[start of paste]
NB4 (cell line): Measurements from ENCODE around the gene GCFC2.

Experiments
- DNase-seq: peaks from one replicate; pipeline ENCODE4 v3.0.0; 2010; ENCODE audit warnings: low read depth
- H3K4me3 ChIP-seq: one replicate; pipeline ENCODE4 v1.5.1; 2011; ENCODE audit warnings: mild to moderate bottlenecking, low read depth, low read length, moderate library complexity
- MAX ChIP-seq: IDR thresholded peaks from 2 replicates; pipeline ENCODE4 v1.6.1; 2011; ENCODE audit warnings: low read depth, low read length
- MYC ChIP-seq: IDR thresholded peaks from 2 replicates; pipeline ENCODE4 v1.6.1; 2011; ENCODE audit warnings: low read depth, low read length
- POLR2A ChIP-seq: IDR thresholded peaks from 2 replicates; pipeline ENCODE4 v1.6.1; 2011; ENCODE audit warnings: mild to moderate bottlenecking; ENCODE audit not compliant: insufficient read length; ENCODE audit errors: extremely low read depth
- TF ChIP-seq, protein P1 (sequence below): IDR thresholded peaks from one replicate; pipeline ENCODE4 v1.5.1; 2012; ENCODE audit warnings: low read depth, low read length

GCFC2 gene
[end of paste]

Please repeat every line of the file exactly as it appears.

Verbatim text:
NB4 (cell line): Measurements from ENCODE around the gene GCFC2.

Experiments
- DNase-seq: peaks from one replicate; pipeline ENCODE4 v3.0.0; 2010; ENCODE audit warnings: low read depth
- H3K4me3 ChIP-seq: one replicate; pipeline ENCODE4 v1.5.1; 2011; ENCODE audit warnings: mild to moderate bottlenecking, low read depth, low read length, moderate library complexity
- MAX ChIP-seq: IDR thresholded peaks from 2 replicates; pipeline ENCODE4 v1.6.1; 2011; ENCODE audit warnings: low read depth, low read length
- MYC ChIP-seq: IDR thresholded peaks from 2 replicates; pipeline ENCODE4 v1.6.1; 2011; ENCODE audit warnings: low read depth, low read length
- POLR2A ChIP-seq: IDR thresholded peaks from 2 replicates; pipeline ENCODE4 v1.6.1; 2011; ENCODE audit warnings: mild to moderate bottlenecking; ENCODE audit not compliant: insufficient read length; ENCODE audit errors: extremely low read depth
- TF ChIP-seq, protein P1 (sequence below): IDR thresholded peaks from one replicate; pipeline ENCODE4 v1.5.1; 2012; ENCODE audit warnings: low read depth, low read length

GCFC2 gene